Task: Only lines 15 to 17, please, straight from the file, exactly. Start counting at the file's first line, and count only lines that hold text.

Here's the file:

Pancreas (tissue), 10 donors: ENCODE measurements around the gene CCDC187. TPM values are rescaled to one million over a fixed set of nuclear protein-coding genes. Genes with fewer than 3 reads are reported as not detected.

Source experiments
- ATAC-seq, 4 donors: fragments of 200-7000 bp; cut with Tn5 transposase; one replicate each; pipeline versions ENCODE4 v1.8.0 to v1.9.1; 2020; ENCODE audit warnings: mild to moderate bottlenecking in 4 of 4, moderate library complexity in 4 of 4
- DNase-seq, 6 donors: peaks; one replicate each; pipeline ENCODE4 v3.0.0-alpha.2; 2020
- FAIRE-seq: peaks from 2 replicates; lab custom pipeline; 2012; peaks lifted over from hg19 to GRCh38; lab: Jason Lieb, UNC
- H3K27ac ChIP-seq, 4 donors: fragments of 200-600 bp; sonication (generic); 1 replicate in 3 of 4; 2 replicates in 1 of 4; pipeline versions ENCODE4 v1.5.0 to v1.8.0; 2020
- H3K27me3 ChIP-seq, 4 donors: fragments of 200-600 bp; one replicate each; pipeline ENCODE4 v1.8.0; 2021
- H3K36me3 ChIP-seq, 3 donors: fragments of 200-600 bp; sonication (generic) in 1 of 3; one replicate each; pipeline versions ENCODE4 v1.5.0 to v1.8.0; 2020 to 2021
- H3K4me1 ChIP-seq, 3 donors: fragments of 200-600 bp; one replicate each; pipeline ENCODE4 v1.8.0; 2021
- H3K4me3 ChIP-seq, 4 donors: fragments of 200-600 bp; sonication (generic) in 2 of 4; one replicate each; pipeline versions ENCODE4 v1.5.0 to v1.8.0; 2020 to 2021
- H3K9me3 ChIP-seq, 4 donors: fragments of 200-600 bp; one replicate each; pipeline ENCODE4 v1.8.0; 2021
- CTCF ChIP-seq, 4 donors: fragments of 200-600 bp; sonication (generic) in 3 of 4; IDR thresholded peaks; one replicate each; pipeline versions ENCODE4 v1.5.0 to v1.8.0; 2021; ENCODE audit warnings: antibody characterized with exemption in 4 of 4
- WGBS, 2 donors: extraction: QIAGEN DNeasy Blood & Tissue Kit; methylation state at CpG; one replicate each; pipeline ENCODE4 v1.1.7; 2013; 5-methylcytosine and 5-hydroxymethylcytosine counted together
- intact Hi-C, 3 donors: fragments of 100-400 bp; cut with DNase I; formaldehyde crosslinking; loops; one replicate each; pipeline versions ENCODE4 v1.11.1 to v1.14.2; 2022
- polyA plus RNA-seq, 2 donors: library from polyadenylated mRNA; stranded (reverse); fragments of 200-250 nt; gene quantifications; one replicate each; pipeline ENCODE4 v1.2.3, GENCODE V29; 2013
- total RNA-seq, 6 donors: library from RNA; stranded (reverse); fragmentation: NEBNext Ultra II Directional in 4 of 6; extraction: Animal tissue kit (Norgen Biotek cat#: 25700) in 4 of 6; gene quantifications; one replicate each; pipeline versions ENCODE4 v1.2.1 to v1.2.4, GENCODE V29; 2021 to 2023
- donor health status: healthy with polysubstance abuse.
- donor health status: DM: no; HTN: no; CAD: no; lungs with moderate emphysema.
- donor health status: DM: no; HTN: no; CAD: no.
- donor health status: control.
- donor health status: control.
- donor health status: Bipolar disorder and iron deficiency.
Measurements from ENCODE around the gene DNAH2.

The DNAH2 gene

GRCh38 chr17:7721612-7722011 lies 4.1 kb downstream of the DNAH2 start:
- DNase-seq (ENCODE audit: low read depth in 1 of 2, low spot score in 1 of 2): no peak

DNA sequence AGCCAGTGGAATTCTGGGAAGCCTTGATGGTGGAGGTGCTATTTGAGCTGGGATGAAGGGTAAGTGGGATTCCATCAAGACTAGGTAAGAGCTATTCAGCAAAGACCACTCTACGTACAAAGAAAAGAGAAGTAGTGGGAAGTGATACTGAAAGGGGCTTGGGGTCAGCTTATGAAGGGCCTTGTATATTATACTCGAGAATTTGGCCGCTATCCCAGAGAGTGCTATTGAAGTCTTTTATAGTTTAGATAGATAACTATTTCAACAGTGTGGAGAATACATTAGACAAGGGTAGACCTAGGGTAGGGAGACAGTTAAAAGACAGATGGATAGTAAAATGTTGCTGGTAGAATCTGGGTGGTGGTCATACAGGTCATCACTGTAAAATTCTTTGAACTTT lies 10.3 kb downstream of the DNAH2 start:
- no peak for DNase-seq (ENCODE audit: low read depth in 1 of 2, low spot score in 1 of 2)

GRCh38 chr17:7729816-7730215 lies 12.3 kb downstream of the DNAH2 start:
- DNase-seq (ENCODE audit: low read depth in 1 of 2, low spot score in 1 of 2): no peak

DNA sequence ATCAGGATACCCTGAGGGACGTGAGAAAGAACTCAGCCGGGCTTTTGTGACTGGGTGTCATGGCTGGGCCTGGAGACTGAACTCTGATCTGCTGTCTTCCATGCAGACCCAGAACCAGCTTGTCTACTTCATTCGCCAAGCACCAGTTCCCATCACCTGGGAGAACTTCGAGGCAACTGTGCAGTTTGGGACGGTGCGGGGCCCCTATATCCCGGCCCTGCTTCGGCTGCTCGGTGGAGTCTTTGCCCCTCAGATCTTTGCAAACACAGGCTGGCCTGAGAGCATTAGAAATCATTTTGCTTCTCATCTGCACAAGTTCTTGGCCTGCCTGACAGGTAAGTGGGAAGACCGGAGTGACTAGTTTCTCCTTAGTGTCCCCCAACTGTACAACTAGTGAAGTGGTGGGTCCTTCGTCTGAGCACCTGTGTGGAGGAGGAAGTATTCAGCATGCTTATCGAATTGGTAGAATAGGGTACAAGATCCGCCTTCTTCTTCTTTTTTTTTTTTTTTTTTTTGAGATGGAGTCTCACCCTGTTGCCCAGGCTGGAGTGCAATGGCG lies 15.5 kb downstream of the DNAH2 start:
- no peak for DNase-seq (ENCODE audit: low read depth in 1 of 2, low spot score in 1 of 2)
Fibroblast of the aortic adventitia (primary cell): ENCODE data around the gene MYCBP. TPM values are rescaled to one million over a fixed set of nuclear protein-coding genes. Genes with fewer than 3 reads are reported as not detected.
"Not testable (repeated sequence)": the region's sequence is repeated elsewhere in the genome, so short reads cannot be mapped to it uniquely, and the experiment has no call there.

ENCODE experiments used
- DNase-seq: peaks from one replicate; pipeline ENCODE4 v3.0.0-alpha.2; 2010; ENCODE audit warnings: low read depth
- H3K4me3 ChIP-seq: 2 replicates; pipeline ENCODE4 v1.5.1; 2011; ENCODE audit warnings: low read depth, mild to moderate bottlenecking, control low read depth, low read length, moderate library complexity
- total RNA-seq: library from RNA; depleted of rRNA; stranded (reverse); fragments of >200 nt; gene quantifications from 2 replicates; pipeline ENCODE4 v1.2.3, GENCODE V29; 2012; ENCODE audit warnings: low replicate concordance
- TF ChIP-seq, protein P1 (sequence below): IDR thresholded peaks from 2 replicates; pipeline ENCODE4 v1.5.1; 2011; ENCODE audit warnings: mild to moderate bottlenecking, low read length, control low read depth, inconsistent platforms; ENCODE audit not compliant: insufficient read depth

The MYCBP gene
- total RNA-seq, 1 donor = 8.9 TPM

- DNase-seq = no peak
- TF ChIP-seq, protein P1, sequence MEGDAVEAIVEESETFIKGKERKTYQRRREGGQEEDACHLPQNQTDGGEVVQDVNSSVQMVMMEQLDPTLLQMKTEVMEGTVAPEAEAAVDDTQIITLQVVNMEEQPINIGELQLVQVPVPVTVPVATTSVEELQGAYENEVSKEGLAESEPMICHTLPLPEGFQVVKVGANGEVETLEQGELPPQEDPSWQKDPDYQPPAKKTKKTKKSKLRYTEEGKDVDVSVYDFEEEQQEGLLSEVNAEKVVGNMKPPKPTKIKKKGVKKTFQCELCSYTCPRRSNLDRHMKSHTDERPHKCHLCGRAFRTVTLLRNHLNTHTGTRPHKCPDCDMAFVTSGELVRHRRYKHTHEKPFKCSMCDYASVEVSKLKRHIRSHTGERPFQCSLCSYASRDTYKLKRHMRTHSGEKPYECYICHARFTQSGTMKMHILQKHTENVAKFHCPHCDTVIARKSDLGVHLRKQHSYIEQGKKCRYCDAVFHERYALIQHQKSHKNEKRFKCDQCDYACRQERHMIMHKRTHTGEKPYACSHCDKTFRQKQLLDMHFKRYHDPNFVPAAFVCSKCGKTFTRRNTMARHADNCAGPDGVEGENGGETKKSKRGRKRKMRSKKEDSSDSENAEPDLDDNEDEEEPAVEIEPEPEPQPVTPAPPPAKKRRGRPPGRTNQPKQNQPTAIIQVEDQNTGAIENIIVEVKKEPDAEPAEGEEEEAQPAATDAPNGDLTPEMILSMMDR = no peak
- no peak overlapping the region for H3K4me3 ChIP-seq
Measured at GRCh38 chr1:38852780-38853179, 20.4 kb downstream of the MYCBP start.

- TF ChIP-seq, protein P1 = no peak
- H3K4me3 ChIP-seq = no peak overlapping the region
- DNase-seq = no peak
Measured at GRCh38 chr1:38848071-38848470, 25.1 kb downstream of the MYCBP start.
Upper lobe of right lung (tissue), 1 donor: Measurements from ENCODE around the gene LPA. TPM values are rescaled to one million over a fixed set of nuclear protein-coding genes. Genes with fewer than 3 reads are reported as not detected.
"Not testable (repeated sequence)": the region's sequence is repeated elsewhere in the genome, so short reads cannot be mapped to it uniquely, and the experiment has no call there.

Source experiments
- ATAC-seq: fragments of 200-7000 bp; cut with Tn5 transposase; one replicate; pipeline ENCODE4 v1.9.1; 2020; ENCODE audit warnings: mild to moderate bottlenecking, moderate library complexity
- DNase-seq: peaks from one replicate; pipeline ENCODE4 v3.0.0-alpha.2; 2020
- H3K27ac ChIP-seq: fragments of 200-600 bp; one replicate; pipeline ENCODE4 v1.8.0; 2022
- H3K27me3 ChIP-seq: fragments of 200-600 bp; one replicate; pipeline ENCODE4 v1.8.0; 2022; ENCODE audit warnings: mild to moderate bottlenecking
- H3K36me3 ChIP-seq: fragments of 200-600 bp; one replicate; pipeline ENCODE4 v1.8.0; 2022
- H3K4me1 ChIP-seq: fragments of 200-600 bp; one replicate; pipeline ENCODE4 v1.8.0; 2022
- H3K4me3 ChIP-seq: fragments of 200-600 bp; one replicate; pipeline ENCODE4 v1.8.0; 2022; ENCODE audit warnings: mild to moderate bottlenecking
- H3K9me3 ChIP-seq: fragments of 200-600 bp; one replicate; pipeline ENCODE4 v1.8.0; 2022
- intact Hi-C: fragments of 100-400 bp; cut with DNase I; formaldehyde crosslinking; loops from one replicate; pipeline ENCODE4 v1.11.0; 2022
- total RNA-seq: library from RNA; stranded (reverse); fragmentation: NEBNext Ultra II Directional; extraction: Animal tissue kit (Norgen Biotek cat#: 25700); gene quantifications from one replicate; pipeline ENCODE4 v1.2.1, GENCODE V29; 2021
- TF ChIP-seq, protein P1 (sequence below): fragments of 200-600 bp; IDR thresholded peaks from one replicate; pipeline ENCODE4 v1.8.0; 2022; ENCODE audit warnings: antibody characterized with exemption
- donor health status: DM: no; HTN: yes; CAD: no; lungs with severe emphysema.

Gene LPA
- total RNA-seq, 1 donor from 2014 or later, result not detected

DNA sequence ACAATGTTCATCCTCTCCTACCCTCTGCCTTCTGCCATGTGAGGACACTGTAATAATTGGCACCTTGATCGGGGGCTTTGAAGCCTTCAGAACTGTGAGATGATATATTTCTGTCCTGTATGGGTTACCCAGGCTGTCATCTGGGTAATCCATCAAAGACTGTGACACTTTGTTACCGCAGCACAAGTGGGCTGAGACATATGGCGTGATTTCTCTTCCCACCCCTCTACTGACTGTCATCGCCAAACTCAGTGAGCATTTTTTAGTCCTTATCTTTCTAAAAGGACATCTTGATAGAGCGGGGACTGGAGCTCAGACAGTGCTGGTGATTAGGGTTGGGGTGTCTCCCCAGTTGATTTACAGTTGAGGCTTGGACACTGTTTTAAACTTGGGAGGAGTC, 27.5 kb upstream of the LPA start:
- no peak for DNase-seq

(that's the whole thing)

- polyA plus RNA-seq, 2 donors: library from polyadenylated mRNA; stranded (reverse); fragments of 200-250 nt; gene quantifications; one replicate each; pipeline ENCODE4 v1.2.3, GENCODE V29; 2013
- total RNA-seq, 6 donors: library from RNA; stranded (reverse); fragmentation: NEBNext Ultra II Directional in 4 of 6; extraction: Animal tissue kit (Norgen Biotek cat#: 25700) in 4 of 6; gene quantifications; one replicate each; pipeline versions ENCODE4 v1.2.1 to v1.2.4, GENCODE V29; 2021 to 2023
- donor health status: healthy with polysubstance abuse.